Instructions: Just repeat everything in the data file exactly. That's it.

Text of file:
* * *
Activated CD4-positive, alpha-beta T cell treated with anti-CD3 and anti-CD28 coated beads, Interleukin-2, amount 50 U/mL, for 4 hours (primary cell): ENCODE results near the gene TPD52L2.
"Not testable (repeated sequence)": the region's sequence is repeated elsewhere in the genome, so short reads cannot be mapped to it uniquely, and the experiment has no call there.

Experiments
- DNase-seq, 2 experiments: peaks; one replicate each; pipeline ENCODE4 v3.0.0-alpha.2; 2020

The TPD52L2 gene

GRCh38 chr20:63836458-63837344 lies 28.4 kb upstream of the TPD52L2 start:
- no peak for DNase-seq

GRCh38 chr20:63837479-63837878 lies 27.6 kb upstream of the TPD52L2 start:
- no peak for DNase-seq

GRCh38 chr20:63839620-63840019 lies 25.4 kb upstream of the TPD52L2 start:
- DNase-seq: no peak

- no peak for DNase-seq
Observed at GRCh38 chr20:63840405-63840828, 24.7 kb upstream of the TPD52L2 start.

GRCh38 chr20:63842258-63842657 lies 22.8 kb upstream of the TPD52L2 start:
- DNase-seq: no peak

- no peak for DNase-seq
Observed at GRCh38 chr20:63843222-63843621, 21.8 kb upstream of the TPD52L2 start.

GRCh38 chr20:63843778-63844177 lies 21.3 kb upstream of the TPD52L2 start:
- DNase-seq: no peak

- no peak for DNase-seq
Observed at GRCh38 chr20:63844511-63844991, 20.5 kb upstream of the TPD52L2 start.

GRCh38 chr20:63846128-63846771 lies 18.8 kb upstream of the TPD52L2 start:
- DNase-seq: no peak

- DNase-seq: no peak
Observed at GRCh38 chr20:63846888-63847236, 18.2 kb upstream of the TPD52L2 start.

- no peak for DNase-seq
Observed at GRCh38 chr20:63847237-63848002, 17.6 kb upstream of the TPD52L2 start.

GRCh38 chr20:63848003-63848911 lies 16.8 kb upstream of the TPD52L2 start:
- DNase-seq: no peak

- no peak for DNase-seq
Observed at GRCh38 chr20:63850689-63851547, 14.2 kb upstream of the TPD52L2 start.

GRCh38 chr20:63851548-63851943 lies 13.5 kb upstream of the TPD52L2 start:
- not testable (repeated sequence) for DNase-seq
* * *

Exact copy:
Activated CD4-positive, alpha-beta T cell treated with anti-CD3 and anti-CD28 coated beads, Interleukin-2, amount 50 U/mL, for 4 hours (primary cell): ENCODE results near the gene TPD52L2.
"Not testable (repeated sequence)": the region's sequence is repeated elsewhere in the genome, so short reads cannot be mapped to it uniquely, and the experiment has no call there.

Experiments
- DNase-seq, 2 experiments: peaks; one replicate each; pipeline ENCODE4 v3.0.0-alpha.2; 2020

The TPD52L2 gene

GRCh38 chr20:63836458-63837344 lies 28.4 kb upstream of the TPD52L2 start:
- no peak for DNase-seq

GRCh38 chr20:63837479-63837878 lies 27.6 kb upstream of the TPD52L2 start:
- no peak for DNase-seq

GRCh38 chr20:63839620-63840019 lies 25.4 kb upstream of the TPD52L2 start:
- DNase-seq: no peak

- no peak for DNase-seq
Observed at GRCh38 chr20:63840405-63840828, 24.7 kb upstream of the TPD52L2 start.

GRCh38 chr20:63842258-63842657 lies 22.8 kb upstream of the TPD52L2 start:
- DNase-seq: no peak

- no peak for DNase-seq
Observed at GRCh38 chr20:63843222-63843621, 21.8 kb upstream of the TPD52L2 start.

GRCh38 chr20:63843778-63844177 lies 21.3 kb upstream of the TPD52L2 start:
- DNase-seq: no peak

- no peak for DNase-seq
Observed at GRCh38 chr20:63844511-63844991, 20.5 kb upstream of the TPD52L2 start.

GRCh38 chr20:63846128-63846771 lies 18.8 kb upstream of the TPD52L2 start:
- DNase-seq: no peak

- DNase-seq: no peak
Observed at GRCh38 chr20:63846888-63847236, 18.2 kb upstream of the TPD52L2 start.

- no peak for DNase-seq
Observed at GRCh38 chr20:63847237-63848002, 17.6 kb upstream of the TPD52L2 start.

GRCh38 chr20:63848003-63848911 lies 16.8 kb upstream of the TPD52L2 start:
- DNase-seq: no peak

- no peak for DNase-seq
Observed at GRCh38 chr20:63850689-63851547, 14.2 kb upstream of the TPD52L2 start.

GRCh38 chr20:63851548-63851943 lies 13.5 kb upstream of the TPD52L2 start:
- not testable (repeated sequence) for DNase-seq